Advocate editorial board opinion: Taxpayers bear heavy burden for DA decisions
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If an employee cannot do his job, any private company would tell that worker to do something else or find other employment.
The issue is that black and white. Or green, as in the color of money, if you will. Private companies aren't charities and cannot operate as such.
Yet, Victoria District Attorney Stephen Tyler somehow thinks taxpayers should keep paying his office manager's salary, even though he isn't doing his job. The DA placed office manager Sam Eyre on paid administrative leave in April, based on a federal court judge's ruling in a civil lawsuit. The ruling questioned Eyre's actions when he was a Victoria police detective handling a murder investigation.
Tyler might be right that Eyre can no longer handle any investigative work in his office because of the credibility questions the judge raised. He definitely is correct that Eyre is guilty of nothing - the civil case doesn't even go to trial until February.
However, Tyler can't have it both ways: Eyre either needs to do his job or get a new one.
No private company would keep paying $42,000 a year, plus benefits, for minimal work - the district attorney has said he finds some occasional office work for Eyre in the meantime. When a company's economic viability is on the line, such decisions are clear-cut.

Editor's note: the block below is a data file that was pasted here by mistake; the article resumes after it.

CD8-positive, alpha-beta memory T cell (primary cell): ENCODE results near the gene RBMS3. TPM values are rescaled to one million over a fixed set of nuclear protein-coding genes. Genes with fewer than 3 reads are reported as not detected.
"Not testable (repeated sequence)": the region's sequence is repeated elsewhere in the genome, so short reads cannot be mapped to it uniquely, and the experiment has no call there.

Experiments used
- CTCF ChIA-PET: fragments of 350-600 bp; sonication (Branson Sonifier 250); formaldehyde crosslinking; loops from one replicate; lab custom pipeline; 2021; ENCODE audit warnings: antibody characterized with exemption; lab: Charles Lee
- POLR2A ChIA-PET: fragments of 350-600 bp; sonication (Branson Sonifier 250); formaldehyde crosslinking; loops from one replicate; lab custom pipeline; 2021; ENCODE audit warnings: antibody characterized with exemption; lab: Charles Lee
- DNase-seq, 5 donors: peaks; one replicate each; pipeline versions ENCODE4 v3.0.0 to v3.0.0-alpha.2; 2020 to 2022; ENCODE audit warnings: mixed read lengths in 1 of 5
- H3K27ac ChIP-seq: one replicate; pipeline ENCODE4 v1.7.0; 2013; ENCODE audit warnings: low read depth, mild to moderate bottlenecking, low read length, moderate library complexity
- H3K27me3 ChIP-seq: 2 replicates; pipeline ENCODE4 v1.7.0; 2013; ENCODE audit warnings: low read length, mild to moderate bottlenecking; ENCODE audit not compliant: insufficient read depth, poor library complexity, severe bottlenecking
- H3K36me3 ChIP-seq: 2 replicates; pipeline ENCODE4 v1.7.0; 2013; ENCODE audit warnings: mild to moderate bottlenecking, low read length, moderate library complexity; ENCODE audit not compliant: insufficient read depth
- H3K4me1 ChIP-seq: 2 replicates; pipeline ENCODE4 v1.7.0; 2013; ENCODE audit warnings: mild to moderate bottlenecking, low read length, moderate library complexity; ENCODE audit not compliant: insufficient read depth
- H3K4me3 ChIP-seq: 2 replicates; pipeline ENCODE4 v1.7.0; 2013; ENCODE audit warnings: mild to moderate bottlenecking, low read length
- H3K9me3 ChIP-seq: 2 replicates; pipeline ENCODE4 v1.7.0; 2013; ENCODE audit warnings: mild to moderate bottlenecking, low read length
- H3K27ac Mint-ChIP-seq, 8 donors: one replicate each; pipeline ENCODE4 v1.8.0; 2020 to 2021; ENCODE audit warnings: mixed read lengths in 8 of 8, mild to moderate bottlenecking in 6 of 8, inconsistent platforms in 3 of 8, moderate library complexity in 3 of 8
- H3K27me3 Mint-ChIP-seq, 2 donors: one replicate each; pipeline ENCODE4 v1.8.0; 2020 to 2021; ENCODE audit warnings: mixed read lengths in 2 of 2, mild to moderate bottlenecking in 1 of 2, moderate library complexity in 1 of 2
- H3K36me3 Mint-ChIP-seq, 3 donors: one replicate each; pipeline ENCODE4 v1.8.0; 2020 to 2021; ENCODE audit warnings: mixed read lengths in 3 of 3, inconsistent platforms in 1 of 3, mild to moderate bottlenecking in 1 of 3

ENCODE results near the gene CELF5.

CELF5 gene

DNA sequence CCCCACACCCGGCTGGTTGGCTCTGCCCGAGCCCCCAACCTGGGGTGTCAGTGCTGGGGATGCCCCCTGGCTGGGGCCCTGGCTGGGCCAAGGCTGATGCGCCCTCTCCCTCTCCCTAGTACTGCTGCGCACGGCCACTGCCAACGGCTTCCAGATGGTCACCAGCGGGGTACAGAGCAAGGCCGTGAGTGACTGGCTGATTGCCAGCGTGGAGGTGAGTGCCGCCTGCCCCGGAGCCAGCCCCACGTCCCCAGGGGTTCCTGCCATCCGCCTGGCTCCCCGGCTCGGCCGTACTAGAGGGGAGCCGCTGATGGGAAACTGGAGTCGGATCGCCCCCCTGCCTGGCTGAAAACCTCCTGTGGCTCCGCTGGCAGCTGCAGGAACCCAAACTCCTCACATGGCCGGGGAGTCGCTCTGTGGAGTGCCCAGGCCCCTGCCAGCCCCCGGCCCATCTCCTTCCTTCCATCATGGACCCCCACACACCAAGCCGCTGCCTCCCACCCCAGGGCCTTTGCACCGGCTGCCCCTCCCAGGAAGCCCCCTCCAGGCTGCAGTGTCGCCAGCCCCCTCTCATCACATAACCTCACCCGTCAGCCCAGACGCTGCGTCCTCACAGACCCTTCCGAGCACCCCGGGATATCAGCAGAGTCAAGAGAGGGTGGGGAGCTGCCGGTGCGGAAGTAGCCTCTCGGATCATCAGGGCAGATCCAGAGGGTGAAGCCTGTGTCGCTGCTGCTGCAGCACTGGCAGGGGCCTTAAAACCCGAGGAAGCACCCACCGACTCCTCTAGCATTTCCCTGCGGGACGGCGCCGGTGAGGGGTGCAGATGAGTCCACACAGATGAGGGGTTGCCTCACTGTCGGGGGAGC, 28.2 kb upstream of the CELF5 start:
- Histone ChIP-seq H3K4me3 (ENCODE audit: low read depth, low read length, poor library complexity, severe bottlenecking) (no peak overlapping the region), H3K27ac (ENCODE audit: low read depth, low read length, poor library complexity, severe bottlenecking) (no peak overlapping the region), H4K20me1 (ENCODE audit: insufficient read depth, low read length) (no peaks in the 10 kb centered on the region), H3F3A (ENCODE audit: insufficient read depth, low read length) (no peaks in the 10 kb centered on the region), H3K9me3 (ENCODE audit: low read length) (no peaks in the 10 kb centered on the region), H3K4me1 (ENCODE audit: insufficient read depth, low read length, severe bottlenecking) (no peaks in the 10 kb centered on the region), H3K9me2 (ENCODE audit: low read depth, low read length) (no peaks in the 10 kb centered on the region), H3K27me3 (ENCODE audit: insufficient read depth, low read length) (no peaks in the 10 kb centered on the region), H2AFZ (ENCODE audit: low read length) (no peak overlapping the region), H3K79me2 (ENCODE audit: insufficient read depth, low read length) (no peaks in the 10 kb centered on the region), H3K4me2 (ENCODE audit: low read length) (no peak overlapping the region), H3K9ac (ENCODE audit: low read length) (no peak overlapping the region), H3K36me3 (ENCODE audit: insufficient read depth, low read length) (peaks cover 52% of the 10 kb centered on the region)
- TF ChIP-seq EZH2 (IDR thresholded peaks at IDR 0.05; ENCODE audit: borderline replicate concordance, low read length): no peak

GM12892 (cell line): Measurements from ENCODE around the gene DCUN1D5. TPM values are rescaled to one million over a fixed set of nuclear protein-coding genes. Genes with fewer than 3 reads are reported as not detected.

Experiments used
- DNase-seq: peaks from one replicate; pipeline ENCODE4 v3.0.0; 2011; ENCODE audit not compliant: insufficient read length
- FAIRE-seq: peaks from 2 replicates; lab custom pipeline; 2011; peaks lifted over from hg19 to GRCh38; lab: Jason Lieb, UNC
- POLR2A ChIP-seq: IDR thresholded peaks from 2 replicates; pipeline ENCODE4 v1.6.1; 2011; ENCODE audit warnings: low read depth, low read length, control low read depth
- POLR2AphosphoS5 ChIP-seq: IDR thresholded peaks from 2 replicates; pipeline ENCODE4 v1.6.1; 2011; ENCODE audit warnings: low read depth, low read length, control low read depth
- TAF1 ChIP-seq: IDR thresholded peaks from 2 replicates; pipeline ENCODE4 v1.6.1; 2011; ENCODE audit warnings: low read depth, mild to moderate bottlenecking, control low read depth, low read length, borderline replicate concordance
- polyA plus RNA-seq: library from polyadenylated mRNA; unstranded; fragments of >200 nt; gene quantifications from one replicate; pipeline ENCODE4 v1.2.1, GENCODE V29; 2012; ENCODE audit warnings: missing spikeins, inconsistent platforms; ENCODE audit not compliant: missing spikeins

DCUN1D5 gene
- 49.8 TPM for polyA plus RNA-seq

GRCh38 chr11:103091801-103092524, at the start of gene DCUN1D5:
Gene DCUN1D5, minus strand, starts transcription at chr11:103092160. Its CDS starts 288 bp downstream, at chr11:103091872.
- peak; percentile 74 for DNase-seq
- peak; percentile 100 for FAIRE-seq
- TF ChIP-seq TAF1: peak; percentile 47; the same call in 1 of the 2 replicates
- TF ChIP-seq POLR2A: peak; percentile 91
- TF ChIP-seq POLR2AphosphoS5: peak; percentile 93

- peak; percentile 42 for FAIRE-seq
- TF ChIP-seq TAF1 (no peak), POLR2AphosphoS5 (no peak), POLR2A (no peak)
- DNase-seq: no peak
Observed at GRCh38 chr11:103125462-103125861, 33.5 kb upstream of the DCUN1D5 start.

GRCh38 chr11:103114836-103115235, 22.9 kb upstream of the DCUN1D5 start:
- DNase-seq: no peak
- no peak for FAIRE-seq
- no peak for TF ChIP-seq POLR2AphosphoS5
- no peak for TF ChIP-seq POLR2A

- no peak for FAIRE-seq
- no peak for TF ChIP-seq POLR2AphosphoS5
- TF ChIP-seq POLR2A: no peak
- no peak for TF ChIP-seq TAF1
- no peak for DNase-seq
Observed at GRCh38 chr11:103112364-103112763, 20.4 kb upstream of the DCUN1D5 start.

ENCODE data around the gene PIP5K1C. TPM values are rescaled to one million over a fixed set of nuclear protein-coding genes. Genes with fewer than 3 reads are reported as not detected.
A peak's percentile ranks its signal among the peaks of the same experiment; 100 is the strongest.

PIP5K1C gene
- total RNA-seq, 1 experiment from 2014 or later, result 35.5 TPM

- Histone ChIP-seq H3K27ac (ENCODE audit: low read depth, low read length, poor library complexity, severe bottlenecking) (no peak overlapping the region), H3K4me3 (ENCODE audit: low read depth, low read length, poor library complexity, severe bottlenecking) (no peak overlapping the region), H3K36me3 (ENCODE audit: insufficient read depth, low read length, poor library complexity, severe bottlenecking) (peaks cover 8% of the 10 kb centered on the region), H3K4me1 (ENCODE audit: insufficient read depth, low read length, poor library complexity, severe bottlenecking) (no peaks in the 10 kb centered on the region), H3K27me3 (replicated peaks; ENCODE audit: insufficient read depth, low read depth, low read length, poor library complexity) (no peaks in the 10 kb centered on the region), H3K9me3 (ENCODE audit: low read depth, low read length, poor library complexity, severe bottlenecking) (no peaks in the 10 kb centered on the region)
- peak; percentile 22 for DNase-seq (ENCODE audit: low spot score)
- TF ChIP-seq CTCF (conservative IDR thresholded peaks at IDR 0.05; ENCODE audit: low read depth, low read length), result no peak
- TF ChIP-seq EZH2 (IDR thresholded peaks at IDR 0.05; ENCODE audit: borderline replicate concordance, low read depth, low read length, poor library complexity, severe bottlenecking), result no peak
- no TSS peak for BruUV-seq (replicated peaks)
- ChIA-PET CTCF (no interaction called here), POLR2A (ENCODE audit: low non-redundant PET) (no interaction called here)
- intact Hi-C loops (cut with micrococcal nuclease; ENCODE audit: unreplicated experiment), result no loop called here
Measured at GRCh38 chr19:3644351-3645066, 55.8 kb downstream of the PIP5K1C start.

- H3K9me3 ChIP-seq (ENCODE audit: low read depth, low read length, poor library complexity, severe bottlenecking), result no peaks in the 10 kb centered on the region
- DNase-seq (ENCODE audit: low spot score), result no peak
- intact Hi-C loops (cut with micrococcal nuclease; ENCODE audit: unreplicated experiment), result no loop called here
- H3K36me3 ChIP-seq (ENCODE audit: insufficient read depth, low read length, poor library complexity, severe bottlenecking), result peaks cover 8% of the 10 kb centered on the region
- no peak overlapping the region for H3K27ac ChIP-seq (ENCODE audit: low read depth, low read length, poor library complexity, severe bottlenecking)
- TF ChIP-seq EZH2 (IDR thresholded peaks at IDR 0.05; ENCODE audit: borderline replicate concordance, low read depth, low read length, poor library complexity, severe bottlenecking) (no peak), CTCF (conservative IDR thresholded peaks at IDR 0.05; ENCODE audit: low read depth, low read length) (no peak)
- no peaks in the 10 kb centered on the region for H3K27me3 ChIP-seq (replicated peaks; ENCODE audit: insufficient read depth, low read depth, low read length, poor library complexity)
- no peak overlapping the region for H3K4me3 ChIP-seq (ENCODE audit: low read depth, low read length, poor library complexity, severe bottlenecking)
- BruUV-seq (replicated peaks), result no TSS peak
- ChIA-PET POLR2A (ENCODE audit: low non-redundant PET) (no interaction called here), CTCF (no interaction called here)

Unfortunately, this isn't the first time the district attorney has cost the taxpayers. He indicted city officials because he didn't like that they questioned the criminal investigation of his former office manager, or chief of staff, as the position was called at the time. That previous office manager, former Sheriff Michael Ratcliff, was later convicted of perjury, but the district attorney chose to extend the sad saga by going after the city officials.
The district attorney continues to appeal the case and spend more taxpayer money even after a district judge has tossed it out. Justice can't be measured in dollars and cents, of course, but this case stopped being about any lofty principles a long time ago, if indeed it ever was. To date, the city has spent almost $300,000 in legal fees alone defending its officials. The district attorney has not accounted publicly for his office's expenses on the case, but it's a safe bet to double that total.
That means the cost of the district attorney's bad hire is more than half a million dollars and counting.
Tyler followed that hire with Eyre, who was named in the federal case at the time.
Eyre should by no means be compared with Ratcliff, but the public should question Tyler's mishandling of both personnel decisions.
Any manager can make a mistake in hiring, but market conditions generally dictate the response. Few companies can afford to keep an idle worker on the payroll for almost a year, as Tyler plans to do with Eyre.
Insulated from market forces and apparently motivated by politics, the district attorney is costing the taxpayers dearly.
This editorial reflects the views of the Victoria Advocate's editorial board.